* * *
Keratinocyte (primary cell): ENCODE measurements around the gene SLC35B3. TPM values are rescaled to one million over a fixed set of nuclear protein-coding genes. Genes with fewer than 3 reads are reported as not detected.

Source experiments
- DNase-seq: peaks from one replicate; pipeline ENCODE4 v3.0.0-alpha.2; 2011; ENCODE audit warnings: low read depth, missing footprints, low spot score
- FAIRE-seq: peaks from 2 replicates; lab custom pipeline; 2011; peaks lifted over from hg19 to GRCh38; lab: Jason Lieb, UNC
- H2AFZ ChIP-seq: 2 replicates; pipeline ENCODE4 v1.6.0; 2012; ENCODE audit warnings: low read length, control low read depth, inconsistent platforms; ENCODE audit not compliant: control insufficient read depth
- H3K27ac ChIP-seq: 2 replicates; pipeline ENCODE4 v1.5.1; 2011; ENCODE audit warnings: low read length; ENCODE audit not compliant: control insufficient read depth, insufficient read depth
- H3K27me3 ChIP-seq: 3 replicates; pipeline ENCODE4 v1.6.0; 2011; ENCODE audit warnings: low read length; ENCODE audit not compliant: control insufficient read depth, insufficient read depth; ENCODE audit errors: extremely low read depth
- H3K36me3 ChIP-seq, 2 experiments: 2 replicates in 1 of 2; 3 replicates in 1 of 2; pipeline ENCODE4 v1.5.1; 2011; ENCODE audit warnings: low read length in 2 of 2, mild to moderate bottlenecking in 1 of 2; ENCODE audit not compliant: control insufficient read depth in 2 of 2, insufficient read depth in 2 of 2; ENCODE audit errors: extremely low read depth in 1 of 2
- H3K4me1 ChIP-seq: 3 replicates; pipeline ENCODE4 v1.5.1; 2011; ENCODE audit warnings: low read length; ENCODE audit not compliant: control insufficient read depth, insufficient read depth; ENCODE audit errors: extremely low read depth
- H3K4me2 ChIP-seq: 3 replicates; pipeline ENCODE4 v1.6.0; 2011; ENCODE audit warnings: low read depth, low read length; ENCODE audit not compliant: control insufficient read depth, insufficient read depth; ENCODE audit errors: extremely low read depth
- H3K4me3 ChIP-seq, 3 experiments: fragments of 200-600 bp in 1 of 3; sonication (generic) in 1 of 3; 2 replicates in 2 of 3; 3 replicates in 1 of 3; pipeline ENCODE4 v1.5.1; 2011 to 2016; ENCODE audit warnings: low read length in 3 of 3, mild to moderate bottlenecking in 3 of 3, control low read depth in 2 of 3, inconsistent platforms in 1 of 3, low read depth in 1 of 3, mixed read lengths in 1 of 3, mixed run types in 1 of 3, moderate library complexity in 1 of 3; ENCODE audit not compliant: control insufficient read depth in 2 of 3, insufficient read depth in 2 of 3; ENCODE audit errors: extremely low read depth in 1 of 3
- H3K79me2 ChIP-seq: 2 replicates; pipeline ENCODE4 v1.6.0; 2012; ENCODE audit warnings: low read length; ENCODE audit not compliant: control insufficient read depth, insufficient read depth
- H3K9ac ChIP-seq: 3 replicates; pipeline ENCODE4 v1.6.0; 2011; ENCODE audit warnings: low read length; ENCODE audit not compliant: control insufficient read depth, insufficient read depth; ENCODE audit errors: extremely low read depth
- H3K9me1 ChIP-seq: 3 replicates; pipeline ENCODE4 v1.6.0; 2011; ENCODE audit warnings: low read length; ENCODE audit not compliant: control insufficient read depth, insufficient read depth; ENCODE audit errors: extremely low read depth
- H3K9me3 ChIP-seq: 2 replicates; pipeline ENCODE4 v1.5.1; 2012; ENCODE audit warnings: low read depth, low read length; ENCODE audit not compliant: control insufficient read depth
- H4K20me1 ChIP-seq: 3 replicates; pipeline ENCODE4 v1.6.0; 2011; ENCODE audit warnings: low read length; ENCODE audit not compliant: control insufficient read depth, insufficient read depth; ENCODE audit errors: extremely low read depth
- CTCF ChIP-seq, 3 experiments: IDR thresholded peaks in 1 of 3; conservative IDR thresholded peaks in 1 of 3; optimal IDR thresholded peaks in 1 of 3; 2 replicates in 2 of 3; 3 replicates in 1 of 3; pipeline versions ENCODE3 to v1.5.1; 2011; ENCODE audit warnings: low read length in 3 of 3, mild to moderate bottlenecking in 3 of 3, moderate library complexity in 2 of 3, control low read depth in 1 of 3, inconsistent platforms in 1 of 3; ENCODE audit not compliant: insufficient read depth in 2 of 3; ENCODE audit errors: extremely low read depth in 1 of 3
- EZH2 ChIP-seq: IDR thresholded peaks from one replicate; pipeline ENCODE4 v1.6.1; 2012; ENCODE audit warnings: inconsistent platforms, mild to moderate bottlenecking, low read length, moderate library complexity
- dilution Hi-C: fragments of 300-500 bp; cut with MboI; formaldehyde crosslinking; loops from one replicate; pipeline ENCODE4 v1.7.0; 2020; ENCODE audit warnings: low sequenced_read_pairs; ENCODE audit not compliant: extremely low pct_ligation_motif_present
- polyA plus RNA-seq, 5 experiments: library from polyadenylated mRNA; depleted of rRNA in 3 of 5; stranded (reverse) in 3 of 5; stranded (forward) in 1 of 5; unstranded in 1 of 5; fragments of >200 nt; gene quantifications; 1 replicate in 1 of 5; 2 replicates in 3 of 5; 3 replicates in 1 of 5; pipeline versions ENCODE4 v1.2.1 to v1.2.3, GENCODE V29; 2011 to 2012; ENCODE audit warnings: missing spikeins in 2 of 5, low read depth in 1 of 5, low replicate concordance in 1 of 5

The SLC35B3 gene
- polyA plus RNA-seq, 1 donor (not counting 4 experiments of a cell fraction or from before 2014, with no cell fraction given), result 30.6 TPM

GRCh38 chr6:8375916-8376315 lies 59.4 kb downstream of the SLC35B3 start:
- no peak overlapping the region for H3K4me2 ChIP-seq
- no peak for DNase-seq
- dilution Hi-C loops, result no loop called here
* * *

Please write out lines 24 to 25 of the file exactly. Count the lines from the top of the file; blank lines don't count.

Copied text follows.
- no peak overlapping the region for H3K4me2 ChIP-seq
- no peak for DNase-seq